Strand Theatre

700 S. Wabash Avenue,
Chicago, IL 60605

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Strand Theatre, Wabash Avenue, Chicago ILL in 1915

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The Strand is perhaps one of Chicago’s most fascinating almost-forgotten theaters.

The building started life in 1885 as the National Panorama. Built by architects Bauer and Hill at Wabash and Hubbard Court (later Panorama Place, 7th Street, and Balbo Drive) for Eugene Davids and Eugene Marlier of Brussels, Belgium, the building’s most striking initial feature was that it was almost circular, a 16-sided polygon, with a 135-foot diameter. It had a wrought iron frame and a dome roof topped in a cupola, 96 feet tall at its apex. The foyer was initially at the corner and tiled, which led to a narrow, winding passageway to the center of the building (a fire hazard), where a spiral staircase led to a 40-foot circular platform, from which patrons could view a giant 400'x45' canvas panorama of the Battle of Gettysburg on July 3, 1863, painted by Paul Philippoteaux of Paris (allegedly taking two years), giving the impression that they were in the midst of the scene. It opened in October, 1883. The panorama, now considered the IMAX of today, and a duplicate survive today.

The building cost $110,000 to construct, which was recouped almost immediately in stock, because the Panorama was a big hit despite many naysayers during its construction. Two months after opening, the managers office was enlarged into a ladies parlor and toilet room, lit by a new bay window and stained glass. A similar addition was made on the other side of the entrance, and between that a new elaborate outer vestibule was built. Better lighting was added to the passageways. The building’s success was such that a competing American Panorama showing the Siege of Paris was opened just across the street 6 months later. In 1885, the World Panorama was erected on the Southwest corner of Wabash and Peck Court (8th St), and a Battle of Shiloh panorama was installed on Michigan. In 1890, management announced that the Gettysburg Panorama would close for at least 18 months effective July 1, 1890 to prepare for the World’s Fair of 1893. The panorama finally closed for good in 1895.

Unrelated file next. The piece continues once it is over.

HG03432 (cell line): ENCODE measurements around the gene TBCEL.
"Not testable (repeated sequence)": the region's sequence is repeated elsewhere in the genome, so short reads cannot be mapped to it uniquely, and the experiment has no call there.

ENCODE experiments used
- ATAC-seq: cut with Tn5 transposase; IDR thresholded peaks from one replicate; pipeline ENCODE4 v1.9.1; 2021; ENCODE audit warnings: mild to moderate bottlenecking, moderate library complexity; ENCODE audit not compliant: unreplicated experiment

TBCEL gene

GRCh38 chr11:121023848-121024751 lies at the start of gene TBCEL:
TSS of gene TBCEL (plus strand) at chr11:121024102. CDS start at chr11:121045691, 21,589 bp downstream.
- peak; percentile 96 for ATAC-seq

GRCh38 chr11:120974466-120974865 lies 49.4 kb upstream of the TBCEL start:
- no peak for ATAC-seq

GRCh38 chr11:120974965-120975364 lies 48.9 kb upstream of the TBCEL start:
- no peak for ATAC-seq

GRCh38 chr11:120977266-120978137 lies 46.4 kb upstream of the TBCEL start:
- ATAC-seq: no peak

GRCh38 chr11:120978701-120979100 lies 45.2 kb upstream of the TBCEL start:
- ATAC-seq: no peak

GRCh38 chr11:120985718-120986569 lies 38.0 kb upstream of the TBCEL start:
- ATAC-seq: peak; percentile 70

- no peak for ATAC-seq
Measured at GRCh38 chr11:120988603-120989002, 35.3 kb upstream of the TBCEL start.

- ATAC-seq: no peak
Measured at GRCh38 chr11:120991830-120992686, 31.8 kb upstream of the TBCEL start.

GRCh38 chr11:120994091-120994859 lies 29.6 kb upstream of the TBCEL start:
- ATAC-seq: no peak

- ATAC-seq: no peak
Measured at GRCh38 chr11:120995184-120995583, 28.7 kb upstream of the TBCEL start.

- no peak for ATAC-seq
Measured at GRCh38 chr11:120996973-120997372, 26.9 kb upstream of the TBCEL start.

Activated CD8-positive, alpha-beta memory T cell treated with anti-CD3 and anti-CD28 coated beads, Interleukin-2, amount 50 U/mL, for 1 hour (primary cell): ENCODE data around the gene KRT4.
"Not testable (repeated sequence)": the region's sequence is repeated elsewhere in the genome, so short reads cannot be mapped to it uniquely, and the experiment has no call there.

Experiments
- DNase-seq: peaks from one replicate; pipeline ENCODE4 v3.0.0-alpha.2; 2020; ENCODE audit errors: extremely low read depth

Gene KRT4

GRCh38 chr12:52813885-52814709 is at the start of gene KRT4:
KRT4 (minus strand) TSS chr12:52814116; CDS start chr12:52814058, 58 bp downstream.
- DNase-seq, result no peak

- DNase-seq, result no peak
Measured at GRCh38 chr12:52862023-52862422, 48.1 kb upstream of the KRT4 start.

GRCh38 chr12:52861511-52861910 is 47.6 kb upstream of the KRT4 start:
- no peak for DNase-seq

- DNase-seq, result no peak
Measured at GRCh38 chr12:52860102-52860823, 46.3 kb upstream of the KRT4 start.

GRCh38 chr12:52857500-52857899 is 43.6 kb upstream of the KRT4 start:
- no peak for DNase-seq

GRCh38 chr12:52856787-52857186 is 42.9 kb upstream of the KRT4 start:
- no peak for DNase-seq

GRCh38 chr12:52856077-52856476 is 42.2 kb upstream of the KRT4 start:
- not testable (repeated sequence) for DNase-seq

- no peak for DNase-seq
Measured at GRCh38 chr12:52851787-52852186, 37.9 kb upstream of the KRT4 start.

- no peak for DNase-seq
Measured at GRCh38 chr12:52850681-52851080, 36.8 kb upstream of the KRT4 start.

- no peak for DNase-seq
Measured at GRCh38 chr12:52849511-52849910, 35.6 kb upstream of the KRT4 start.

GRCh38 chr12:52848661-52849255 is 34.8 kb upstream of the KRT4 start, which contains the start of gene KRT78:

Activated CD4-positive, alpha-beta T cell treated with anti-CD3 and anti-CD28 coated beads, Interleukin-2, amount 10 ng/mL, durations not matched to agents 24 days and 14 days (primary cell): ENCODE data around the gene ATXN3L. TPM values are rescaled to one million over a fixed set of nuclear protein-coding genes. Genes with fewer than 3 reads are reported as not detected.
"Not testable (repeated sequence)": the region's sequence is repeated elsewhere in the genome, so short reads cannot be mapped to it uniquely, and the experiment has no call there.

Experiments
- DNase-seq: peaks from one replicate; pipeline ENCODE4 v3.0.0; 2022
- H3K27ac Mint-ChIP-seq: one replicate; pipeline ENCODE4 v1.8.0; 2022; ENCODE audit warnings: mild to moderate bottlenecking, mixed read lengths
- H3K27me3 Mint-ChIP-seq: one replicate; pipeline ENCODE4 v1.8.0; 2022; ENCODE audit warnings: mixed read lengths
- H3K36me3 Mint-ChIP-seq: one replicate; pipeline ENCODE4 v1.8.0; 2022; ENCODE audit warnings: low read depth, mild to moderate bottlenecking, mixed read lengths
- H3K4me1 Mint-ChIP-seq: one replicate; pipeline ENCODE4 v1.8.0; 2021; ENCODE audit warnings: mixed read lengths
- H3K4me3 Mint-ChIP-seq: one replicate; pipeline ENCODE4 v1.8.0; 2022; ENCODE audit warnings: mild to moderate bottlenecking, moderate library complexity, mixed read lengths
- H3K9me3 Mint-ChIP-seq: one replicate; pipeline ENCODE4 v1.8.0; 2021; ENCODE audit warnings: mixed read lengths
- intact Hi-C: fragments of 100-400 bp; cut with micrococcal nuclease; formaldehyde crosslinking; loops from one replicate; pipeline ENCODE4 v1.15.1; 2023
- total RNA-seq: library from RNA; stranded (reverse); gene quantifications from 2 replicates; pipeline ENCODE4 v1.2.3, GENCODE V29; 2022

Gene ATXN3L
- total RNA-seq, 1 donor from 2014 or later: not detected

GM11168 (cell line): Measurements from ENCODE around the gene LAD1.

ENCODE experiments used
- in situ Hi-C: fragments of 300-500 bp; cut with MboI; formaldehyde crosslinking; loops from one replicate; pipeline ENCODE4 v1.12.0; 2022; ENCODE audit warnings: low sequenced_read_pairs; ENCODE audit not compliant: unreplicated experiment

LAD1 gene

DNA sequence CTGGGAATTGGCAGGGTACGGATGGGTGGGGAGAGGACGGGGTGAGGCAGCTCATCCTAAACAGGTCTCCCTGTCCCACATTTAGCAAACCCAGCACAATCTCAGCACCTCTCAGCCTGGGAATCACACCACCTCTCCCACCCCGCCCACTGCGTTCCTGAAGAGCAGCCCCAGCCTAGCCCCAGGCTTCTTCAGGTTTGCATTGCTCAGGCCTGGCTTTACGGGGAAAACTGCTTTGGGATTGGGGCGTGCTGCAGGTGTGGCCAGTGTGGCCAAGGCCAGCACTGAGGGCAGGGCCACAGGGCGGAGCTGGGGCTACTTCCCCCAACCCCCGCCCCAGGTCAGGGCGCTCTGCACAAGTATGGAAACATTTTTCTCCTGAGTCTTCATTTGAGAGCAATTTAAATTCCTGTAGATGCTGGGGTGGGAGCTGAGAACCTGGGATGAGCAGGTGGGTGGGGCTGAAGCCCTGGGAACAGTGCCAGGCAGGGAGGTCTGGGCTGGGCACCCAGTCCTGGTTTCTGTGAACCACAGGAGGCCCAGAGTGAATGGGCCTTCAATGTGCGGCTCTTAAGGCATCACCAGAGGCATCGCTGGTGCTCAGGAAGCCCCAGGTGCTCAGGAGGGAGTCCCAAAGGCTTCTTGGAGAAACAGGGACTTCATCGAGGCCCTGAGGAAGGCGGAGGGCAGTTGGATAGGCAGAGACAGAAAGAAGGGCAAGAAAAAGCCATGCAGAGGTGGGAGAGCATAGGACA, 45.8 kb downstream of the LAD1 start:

Subsequently, it went into use as the Seventh Regiment Armory and doubled as a venue for Illinois Athletic Club boxing.

On September 2, it was announced that the vacated Armory would quickly turn over to popular plays and vaudeville by the W.S. Cleveland Amusement Company. Less than two months later, to plans by Oscar Cobb, Cleveland’s New Theater opened October 31, 1903. The first play there was "Magda" featuring a 21 year old actor named John Barrymore making his stage debut in a tiny role. This play ran for a grand total of eight days. Critics remarked that in constructing a theater within a round building, the acoustics managed to be such that words were effectively repeated. Will Rogers also made his vaudeville debut there on October 23, 1904.

It was renamed the International Theater in 1906 with somewhat improved facilities, primarily featuring concerts and Grand Opera (presumably the acoustics had been addressed somewhat by this point). Ellis Glickman was the operator at this point. It was shut down in April 1909 due to persistent fire code violations.

In July 1909, it was announced that it would reopen in mid-August following extensive renovations, both structural and aesthetic, as the Globe Theater. Operators were Stair and Havlin, and the programming was melodrama, comedy, and musical plays.

In July, 1911 it briefly became the Angelus Opera House, playing popular opera. It then reverted to the Globe name, playing anything from wrestling to Mutt and Jeff.

In 1915 it was converted into the "temple" of a cult-like Pastor Russell who became rich nationwide preaching doomsday through filmed sermons.

In October 1915, it became the Strand theater after that name and management moved over from Orchestra Hall. It was extensively redecorated to fit the high Strand standards. After about a year of this, it switched to an inclusive policy of most of the forms of entertainment that had previously occupied it. It was demolished in 1921 to make way for a two story building with two Masonic lodge halls.

Contributed by BWChicago
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